What is Heel Pain?
The heel bone also known as the calcaneum in Latin is the largest bone in the foot, designed to shock absorb and redirect forces required in bipedal (two-legged) motion, springboarding us forwards and cushioning the next step we take.
As chiropodists | podiatrists it is important that we distinguish between a patient presenting with a vascular, autoimmune, infectious or neoplastic heel pain origin. The heel bone’s length is longer than its height and width, like a rectangle with rounded edges. It has many soft tissue attachments, a rich nerve and blood supply with strategic bursae. In certain presentations, these bursae can become inflamed and exacerbate a heel pain presentation.
Why is my heel painful?
A tendon known as the posterior tibial tendon is a very important muscle and tendon. It attaches extensively to the underside of the foot. Here we usually observe a flattening of the arch due to a dysfunctional tendon that has fatigued. It can be due to biomechanical factors, often mistaken for simple heel pain.
Located at the underside of the heel is fatty padding made up of dense pockets of fat surrounded and interwoven with stretchy muscle fibres found under the heel bone to protect and cushion. However, as we age this fatty padding can shrink to half its original size. So its elasticity is reduced and the ability to cushion is effectively reduced. This presentation is also known as fat pad atrophy and is another cause of heel pain.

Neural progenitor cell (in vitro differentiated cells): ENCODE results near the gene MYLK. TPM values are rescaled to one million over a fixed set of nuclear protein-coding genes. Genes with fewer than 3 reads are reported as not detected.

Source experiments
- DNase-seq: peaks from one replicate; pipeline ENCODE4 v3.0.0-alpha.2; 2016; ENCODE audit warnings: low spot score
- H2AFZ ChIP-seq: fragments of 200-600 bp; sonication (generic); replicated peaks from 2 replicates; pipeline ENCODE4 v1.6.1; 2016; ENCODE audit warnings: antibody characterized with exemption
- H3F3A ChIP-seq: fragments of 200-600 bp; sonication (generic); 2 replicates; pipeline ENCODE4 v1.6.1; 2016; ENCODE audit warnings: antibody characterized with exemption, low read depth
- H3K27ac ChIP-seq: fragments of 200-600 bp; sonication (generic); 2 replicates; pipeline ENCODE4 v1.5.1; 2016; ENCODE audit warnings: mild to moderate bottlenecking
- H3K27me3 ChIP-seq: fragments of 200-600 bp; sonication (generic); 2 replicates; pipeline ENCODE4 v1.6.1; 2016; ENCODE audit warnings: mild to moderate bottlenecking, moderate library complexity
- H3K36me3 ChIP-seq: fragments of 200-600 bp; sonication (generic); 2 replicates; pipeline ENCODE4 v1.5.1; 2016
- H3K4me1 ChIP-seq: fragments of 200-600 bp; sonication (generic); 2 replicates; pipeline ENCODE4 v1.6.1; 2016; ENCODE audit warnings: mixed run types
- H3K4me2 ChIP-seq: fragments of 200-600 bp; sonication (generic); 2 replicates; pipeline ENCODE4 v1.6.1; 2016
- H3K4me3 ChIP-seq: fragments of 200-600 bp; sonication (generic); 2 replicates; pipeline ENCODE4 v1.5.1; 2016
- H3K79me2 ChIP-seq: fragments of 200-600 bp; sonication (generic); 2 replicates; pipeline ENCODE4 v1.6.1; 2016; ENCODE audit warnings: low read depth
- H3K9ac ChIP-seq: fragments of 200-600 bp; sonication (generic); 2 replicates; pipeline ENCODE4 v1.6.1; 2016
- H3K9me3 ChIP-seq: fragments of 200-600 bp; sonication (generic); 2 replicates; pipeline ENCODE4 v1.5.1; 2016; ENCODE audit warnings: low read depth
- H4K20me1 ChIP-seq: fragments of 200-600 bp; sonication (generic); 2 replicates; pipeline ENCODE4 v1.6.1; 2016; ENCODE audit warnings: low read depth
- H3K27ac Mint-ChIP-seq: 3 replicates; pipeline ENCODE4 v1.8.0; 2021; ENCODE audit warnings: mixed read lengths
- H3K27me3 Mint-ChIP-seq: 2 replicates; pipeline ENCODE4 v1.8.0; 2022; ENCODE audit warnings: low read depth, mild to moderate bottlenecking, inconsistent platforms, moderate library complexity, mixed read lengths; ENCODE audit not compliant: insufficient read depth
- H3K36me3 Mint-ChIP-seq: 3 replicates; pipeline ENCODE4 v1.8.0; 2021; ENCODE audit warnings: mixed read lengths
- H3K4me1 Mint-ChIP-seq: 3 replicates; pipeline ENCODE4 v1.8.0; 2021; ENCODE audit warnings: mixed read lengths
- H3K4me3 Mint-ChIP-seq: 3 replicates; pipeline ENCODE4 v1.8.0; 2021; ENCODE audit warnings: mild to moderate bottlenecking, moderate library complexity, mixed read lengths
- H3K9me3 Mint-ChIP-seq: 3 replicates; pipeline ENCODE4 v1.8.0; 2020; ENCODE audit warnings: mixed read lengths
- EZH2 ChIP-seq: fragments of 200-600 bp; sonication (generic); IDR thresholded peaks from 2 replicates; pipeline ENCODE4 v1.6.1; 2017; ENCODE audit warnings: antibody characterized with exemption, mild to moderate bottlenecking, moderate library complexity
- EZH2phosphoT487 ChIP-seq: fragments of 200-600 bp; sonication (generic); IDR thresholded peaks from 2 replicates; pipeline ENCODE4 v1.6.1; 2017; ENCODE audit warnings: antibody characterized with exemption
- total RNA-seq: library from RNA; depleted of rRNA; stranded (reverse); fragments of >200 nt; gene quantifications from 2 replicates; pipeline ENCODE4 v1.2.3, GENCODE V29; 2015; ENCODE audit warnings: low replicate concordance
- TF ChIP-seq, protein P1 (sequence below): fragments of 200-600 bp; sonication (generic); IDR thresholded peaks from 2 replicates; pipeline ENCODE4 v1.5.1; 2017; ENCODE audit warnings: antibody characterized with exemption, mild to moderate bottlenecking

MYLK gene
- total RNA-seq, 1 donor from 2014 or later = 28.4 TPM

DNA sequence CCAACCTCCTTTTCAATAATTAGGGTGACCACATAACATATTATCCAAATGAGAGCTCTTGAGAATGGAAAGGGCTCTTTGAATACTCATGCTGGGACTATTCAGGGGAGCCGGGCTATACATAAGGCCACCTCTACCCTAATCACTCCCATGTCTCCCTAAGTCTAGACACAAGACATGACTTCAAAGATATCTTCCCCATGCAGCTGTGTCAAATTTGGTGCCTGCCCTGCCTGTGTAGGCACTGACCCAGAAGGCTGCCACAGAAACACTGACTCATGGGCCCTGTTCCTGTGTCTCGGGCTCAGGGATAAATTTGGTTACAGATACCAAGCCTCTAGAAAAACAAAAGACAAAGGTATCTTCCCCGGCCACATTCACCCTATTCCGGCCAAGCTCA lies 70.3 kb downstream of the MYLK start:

One of the most common things we hear from patients is: ‘I have been told I have plantar fasciitis’ or the precise term plantar fasciopathy. This is because the plantar fascia is considered the keystone of the foot. Also, it comprises numerous slips of fascia that actually attach all the way up into the underside of the toes. If damaged, it can become very disabling, taking months to repair and recover. Are you suffering from painful heels at night?
Your heel may become tender or swollen from:
- Shoes with poor support or shock absorption
- Sudden inward or outward turning of your heel
- Running on hard surfaces, like concrete
- Running too often
- Landing hard or awkwardly on the heel
- Tightness in your Achilles tendon or calf muscle
What Causes Heel Pain?
Overuse, such as long periods of standing, microtrauma such as repeating and heavy loading, or the presence of heel spurs can sometimes complicate and lengthen symptomatic periods, especially if nerves (tarsal tunnel syndrome and/or medial calcaneal neuritis) are impinged within the plantar fascia, suggesting what is known as a recalcitrant heel pain a.k.a. very stubborn!
In cases of extreme sports, excessive jumping, heel hurts after running or excessive force although fortunately rare, observe fractured heel bones. In which it will need total immobilisation and zero weight-bearing for a period of time.
Thus, check your footwear – a supportive shoe or trainer with a deep heel cup is ideal. If possible try to avoid standing on your feet for long periods of time. Also, avoid walking barefoot if you can. Physical therapy is often a good companion to any treatment plan. Stretching exercises can help build endurance and reduce pain during everyday motion, and help build yourself up for further exercise.
Can being overweight cause heel pain?
Obesity and being overweight can cause plantar fasciitis. The added pressure of extra pounds can cause flat feet, placing extra strain on the plantar fascia that makes walking or standing extremely painful.
Paola Ash osteos MSK | podiatrists MChS & associates
Are you suffering from this condition? One of our podiatrist can assist and then recommend what treatment options are best to get you back on track. ✅
Schedule an appointment here or you may call us at 44 (0) 207 101 4000. 📞
We hope you have a feetastic day! 👣☀️
-The Chelsea Clinic and Team